Research Article| Volume 51, ISSUE 10, P2209-2218, October 2020

Seasonal variation in trauma admissions to a level III trauma unit over 10 years


      • Patterns of trauma presenting to lower level trauma units appear reproducible year on year.
      • This study contains one of the largest datasets for all the trauma admissions to a level III trauma unit in the UK.
      • The results show seasonal patterns in the patient demographics, site of injury, treatment received, and length of hospital stay for trauma patients.
      • The results can be used to develop algorithms to improve healthcare provision by matching the service delivery to the demand.
      • Implementing a national database for trauma admissions could further develop our understanding of the patterns of trauma admissions and further optimise healthcare delivery.



      Major trauma centres have improved morbidity and mortality for moderate and severely injured patients. Less injured patients may be treated in facilities less resourced for trauma care. In these units, understanding the variations in injury presentation and treatment over time allows service delivery to be tailored to demand. This study set out to describe seasonal variations in trauma over a 10-year period at a level III trauma unit.

      Materials and methods

      Patient demographics, admission frequency, site of injury, season of admission, management, complications, onward transfers, and length of stay were extracted on consecutive patients admitted with traumatic injuries between January 2009 and December 2018 and recorded on a prospectively maintained database. Analysis was undertaken to determine if there were reproducible patterns in trauma presentation across seasons, based on the patient's age and gender, type of injury, management and length of stay.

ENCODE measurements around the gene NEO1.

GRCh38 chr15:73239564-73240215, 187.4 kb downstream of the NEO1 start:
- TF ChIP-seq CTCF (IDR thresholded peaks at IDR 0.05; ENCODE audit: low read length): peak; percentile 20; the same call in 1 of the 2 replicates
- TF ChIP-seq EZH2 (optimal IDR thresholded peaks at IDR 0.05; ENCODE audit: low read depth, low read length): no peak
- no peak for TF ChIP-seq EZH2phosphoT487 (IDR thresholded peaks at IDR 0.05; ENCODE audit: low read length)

There were 13,007 ‘first admissions’ over 10 years, with a mean (SD) age of 55.6 (27.7) years. Admissions were higher in summer (27%) and lower in winter (23.6%) and patients were on average younger in the summer (52.8 years) and older in winter (59.2 years). The proportion of female and male patients remained relatively constant across seasons (CV=6% and 8%, respectively). There was seasonal variation in the incidence of forearm (36%) elbow (19%), and multi-sites injuries (17%) compared with hip and wrist injuries (CV=5% for both). A lower proportion of patients underwent operations in summer (72%) compared with other seasons with winter having the highest at 77%. More patients aged less than 60 years stayed in hospital during winter than summer (13.2% vs. 11.6–12.4%) although often for a day. Patients aged 60 years stayed longer in spring and winter.


      The results of this study demonstrate trends in the admission and management of trauma patients to a level III trauma unit. Some of the patterns in admission, treatment and length of stay had not been identified previously. The results can be used to enhance patient care and minimise health care costs by reducing unwarranted variations and enabling service delivery to match the demand in all trauma units.


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